Final word from Head Girl, Sarah Jackson
As some of you know, and now all of you will, next year I’m going to be a Gappie at Tihoi. That’s right, I’m sorry Year 9’s, but that's another year of putting up with me. But one day when I was in the gym and was asked what I’m doing next year, I told them of this plan and a certain Year 12 Sargood cross-fitter who lives in that gym piped up “Really? I thought you were going to be successful”
So this didn’t bother me too much, because, I mean look at the guy. I’m assuming most of you know who I’m talking about. But recently when I stumbled across this quote, it reminded me of that moment, and resonates strongly with me.
The quote reads, “The plain fact is that the planet does not need more successful people. But it does desperately need more peacemakers, healers, restorers, storytellers, and lovers of every kind. It needs people who live well in their places. It needs people of moral courage, willing to join the fight to make the world habitable and humane. And these qualities have little to do with success as we have defined it” - David W Orr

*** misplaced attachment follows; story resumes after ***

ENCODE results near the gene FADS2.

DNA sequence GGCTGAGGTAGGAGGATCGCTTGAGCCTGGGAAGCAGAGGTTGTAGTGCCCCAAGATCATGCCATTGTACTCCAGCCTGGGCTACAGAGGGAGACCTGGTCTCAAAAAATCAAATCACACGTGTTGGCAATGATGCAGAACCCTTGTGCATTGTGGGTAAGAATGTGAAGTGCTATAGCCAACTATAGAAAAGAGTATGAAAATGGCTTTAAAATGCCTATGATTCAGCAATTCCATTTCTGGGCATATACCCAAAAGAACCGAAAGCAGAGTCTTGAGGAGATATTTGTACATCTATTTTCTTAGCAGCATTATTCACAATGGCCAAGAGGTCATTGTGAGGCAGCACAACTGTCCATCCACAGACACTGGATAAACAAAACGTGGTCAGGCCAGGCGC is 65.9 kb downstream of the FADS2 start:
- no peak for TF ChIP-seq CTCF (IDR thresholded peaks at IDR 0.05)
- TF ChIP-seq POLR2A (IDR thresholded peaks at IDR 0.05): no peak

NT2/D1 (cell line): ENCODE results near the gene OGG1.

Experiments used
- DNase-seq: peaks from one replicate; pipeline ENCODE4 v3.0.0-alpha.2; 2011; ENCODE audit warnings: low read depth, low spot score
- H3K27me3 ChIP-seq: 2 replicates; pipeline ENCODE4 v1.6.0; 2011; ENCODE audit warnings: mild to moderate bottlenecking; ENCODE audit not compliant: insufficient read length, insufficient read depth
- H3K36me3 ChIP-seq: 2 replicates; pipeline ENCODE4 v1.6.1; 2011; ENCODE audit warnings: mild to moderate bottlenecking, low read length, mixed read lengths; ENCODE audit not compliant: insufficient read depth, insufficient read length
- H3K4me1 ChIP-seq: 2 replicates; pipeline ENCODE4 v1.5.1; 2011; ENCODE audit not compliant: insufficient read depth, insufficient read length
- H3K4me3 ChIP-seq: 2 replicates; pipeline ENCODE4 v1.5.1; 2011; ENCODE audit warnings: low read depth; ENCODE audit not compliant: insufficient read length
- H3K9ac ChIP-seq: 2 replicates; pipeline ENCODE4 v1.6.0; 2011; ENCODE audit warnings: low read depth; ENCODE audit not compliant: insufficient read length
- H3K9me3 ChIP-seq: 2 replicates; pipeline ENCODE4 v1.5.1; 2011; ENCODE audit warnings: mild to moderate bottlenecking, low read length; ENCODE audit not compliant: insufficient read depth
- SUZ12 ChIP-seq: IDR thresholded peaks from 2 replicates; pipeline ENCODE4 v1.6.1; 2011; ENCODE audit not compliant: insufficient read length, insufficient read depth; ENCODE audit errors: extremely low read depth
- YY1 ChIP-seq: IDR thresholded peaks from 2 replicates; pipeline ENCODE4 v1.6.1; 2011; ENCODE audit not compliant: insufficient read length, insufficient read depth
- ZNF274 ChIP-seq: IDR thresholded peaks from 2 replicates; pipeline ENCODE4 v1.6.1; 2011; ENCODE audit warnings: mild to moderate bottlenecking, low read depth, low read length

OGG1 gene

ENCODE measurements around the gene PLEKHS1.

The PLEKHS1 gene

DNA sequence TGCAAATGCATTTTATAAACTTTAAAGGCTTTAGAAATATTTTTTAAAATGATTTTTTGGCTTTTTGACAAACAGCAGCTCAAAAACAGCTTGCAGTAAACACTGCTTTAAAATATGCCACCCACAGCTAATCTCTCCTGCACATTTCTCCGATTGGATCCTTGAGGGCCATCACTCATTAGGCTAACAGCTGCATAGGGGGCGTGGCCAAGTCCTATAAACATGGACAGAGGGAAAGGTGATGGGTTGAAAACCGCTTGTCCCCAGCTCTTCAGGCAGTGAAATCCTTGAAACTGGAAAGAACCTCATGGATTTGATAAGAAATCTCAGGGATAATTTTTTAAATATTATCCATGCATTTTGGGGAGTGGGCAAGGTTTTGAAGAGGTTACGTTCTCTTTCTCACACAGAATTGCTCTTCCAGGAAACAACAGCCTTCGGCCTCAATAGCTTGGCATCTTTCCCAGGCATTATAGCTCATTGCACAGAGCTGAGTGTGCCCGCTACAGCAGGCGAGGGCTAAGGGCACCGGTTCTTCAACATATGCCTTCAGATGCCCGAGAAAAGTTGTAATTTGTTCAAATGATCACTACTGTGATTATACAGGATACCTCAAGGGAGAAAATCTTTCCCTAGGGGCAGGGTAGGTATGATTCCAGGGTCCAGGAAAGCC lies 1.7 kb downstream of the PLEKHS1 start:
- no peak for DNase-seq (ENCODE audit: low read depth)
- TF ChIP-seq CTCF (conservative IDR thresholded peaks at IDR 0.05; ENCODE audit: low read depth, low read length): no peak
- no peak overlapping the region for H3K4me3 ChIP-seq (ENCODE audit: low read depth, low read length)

Success. Something that’s driven into us from a young age. Getting good grades, achieving great things in your sport, or being amazing on stage in cultural events. If you do this, we are told you can be happy with yourself. You should be proud of how hard you had to work to achieve it. We live in such a competitive world, that many people stop sports or other activities when they realise they will never be the best. A merit is just not good enough. The feeling of winning is superior to almost everything, and being the best at something is a common goal. And if the likelihood of losing, or even just not winning is high, it’s also likely we won’t even try. We need competition, like House competitions or awards to give us purpose. What’s the point of House football if it’s not for House points? What's the point in trying to do well in House singing when you’re in Sargood? Why try in benchmarks if you have no chance of getting first in class at the end of the year. Ask your resident Year 13 Williams cross-fitter, why he doesn’t see the point in finishing a workout if he’s losing to a girl. Competition is driving us, because we all want that feeling of success. Think about, no one competes so that the winner can feel good about beating them. No one tries out for the lead in the production so that whoever does get it feels even more proud of themselves because they were selected from a larger amount of people. We do it because we want to win. We want that part. We want to feel as though we have succeeded.